Sensors

Ultraviolet Light Sensor for Wearables

21 April 2017

The new UV light sensor technology uses only silicon semiconductors to selectively detect and measure the light intensity of UV-A and UV-B light wavebands. Image credit: Tohoku University The new UV light sensor technology uses only silicon semiconductors to selectively detect and measure the light intensity of UV-A and UV-B light wavebands. Image credit: Tohoku University Mass production technology for silicon based ultraviolet (UV) light sensors, suitable for smartphones and wearable devices in the Internet of Things (IoT) era, has been developed by a research team at Tohoku University and SII Semiconductor Corporation, a semiconductor manufacturer at Seiko Instruments Group.

In recent years, there's been growing interest within the healthcare community in the prevention of sunburns and skin blemishes. As such, easy measurement of UV light through the use of a smartphone or a wearable device could be of great benefit to healthcare and aesthetic medicine. In fact, the need to measure invisible UV light is also increasing in industrial fields, where equipment such as UV curing machines and printers using UV curable ink are being used more frequently now than ever before.

The new UV light sensor technology, developed by the research team led by Professor Shigetoshi Sugawa and Associate Professor Rihito Kuroda at Tohoku University's Graduate School of Engineering, uses only silicon semiconductors to selectively detect and measure the light intensity of UV-A (315~400nm) and UV-B (280~315nm) light wavebands. These are the wavebands to which sunburns and skin blemishes are attributed. Versatile silicon semiconductor sensors are more adaptive to integrations with circuits and add more functions than compound semiconductor UV sensors.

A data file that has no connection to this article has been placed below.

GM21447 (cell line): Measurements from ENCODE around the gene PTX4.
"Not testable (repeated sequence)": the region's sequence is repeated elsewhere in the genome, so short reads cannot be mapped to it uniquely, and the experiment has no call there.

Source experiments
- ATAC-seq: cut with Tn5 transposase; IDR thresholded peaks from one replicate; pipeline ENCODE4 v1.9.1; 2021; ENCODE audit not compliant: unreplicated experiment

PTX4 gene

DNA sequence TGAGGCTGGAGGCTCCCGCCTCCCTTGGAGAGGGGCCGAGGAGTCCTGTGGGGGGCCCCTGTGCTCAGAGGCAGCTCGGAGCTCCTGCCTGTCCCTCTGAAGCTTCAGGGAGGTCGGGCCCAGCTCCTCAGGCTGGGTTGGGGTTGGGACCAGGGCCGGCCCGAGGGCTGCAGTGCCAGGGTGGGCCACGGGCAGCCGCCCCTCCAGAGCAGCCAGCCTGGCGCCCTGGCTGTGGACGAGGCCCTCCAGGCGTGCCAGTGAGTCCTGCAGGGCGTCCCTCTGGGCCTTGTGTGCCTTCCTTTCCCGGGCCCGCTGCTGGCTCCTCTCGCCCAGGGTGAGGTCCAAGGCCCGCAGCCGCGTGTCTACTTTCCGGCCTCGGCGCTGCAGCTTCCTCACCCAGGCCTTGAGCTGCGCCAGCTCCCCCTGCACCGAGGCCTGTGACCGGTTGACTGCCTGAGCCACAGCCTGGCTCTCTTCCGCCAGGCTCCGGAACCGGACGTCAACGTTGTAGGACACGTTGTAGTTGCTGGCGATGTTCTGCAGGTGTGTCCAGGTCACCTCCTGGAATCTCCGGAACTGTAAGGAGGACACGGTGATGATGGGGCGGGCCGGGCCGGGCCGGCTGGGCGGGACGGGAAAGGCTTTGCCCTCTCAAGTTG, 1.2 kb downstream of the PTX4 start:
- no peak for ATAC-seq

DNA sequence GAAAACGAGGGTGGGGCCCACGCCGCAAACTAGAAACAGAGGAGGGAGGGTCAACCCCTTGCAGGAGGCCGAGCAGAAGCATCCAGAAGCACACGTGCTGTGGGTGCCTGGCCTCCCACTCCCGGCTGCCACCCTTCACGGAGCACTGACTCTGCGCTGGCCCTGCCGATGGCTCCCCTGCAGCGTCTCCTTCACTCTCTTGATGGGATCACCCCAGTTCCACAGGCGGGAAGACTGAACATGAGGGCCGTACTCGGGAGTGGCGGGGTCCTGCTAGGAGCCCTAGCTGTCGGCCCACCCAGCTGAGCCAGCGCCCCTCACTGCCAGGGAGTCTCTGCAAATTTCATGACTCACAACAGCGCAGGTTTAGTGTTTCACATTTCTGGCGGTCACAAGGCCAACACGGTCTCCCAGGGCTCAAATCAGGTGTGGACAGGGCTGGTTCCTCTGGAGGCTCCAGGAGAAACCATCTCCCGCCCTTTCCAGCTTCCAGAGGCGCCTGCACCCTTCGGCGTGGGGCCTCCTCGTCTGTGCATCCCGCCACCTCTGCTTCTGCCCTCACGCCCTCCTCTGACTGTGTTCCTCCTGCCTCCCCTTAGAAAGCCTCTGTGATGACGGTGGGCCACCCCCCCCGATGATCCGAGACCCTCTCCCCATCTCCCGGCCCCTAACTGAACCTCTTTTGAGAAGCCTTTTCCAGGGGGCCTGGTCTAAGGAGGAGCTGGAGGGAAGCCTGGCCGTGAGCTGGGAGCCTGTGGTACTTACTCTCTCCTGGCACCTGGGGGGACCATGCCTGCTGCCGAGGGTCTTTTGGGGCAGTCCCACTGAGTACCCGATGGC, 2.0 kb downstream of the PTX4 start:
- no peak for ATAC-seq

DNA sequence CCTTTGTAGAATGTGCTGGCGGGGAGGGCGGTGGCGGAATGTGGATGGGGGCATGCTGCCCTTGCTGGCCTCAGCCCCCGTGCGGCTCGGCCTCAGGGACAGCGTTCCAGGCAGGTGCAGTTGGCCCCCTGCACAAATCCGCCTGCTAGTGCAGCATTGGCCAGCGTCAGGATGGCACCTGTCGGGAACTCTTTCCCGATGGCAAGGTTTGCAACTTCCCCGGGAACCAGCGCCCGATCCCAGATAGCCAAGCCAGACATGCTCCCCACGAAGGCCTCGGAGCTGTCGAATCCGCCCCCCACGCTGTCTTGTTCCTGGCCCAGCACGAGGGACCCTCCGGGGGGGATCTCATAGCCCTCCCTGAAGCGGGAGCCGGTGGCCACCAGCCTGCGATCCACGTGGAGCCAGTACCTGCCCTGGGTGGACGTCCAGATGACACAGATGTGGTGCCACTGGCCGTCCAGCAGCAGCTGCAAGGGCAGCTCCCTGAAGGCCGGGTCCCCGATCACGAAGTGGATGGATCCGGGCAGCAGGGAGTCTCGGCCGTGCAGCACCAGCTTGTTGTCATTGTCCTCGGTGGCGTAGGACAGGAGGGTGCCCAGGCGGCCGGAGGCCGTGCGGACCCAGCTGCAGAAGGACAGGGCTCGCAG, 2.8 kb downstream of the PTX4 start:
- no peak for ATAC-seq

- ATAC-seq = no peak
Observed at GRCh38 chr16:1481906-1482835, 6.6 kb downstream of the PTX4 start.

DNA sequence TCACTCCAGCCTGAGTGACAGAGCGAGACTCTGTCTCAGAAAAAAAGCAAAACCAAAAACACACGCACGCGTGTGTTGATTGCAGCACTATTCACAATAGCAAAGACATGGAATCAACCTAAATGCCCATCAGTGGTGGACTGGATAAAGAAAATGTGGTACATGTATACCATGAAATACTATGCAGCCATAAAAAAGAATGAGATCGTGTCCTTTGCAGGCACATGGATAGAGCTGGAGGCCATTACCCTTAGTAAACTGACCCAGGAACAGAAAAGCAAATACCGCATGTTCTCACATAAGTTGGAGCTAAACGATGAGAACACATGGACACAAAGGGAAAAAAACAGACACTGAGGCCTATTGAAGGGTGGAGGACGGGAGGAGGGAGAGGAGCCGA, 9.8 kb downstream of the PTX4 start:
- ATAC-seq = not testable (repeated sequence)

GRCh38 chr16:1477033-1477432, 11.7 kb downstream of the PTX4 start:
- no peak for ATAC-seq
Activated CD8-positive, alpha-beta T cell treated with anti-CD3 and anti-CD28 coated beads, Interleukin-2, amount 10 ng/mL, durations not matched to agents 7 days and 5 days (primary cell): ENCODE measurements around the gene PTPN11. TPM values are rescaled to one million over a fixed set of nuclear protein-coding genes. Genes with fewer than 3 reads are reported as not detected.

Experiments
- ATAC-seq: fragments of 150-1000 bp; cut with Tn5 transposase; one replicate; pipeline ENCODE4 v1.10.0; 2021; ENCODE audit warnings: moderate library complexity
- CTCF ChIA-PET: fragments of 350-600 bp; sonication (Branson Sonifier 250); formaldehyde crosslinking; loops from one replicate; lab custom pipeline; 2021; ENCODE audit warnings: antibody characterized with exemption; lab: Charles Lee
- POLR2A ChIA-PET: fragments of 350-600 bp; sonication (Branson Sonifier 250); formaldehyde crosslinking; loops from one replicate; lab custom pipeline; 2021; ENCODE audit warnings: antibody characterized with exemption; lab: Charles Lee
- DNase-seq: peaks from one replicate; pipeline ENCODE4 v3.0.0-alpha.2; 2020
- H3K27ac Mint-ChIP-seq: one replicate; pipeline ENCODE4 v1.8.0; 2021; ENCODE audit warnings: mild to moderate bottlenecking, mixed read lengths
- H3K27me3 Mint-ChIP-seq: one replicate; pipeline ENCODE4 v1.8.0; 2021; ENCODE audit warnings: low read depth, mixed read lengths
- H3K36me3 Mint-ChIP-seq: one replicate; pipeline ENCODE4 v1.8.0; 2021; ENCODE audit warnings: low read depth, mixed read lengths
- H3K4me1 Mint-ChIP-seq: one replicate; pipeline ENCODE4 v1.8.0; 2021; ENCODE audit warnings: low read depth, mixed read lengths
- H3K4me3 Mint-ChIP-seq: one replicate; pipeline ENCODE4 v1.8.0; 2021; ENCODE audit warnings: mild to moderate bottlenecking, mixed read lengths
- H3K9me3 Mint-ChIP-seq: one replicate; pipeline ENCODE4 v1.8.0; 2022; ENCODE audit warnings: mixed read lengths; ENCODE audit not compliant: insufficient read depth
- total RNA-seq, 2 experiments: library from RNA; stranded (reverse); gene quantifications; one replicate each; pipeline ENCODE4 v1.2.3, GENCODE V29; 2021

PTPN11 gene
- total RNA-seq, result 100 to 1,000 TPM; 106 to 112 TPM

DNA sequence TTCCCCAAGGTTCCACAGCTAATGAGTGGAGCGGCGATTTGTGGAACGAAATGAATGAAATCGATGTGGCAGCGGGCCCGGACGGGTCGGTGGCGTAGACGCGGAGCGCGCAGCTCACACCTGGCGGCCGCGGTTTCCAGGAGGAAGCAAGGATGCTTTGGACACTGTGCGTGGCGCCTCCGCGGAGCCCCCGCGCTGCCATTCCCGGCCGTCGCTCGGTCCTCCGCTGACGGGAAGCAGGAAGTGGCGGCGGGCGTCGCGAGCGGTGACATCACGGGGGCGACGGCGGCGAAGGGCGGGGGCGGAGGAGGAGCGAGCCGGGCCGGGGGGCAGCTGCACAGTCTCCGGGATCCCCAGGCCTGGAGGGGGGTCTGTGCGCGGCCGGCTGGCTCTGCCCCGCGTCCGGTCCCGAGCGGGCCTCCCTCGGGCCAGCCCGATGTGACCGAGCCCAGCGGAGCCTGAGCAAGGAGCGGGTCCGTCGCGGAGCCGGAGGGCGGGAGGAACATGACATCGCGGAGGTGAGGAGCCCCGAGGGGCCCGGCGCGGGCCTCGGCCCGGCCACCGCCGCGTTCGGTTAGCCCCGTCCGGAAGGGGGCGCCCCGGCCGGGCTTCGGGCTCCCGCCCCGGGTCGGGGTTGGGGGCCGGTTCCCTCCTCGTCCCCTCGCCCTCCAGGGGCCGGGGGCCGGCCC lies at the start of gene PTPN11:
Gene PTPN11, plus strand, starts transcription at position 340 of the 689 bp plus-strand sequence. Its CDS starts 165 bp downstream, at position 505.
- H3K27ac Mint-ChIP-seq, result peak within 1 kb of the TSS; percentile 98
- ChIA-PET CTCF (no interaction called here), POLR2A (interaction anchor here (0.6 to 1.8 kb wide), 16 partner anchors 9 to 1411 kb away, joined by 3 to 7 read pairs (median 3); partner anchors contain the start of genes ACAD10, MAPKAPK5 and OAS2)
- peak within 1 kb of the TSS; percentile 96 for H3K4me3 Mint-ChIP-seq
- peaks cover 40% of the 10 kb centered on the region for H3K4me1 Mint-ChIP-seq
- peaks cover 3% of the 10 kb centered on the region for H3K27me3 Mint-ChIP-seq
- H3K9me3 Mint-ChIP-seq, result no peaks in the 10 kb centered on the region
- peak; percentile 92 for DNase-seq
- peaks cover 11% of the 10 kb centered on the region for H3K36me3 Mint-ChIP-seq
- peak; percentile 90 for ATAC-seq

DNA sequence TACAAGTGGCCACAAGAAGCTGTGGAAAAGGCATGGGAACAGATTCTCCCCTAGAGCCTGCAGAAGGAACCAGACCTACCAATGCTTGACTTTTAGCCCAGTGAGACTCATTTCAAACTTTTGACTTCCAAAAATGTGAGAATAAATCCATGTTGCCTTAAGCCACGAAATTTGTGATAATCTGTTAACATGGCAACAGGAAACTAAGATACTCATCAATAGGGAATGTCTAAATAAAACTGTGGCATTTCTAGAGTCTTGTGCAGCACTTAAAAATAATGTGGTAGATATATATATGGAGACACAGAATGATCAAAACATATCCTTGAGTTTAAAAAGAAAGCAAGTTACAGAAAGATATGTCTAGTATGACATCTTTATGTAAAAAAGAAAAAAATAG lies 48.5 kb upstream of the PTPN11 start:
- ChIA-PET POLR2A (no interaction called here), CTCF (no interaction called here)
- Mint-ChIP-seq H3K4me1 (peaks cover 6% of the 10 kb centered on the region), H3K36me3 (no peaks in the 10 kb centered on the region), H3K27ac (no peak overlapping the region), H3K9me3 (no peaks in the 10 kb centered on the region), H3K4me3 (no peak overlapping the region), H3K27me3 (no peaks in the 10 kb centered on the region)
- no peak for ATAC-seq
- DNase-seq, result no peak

Conventionally, silicon photodiode UV light sensors employ optical filters that cut off undesired visible light wavebands. By utilizing the differential spectral response of silicon photodiodes with high and low UV light sensitivities, the researchers were able to develop a sensor with UV range selective sensing capabilities without employing an optical filter.

The optical filter-less structure obtains a higher sensitivity by preventing a decrease of incident UV light intensity to the sensor.

Sugawa and Kuroda had previously developed a silicon photodiode technology providing 190~1100nm wide spectral response and high performance resistance against UV light irradiation. They did this through the JST SENTAN-project, which ran from 2011 to 2013.

That silicon photodiode technology has now been applied to the mass production technology of the UV light sensors, which utilizes the newly introduced differential spectral response method. The developed UV light sensors are then loaded to small transparent resin packages with little constraints for assembly, which makes them suitable for use in smartphones and wearable devices. It is expected that anyone can detect and measure UV light using this newly developed technology.

To contact the author of this article, email engineering360editors@ieeeglobalspec.com


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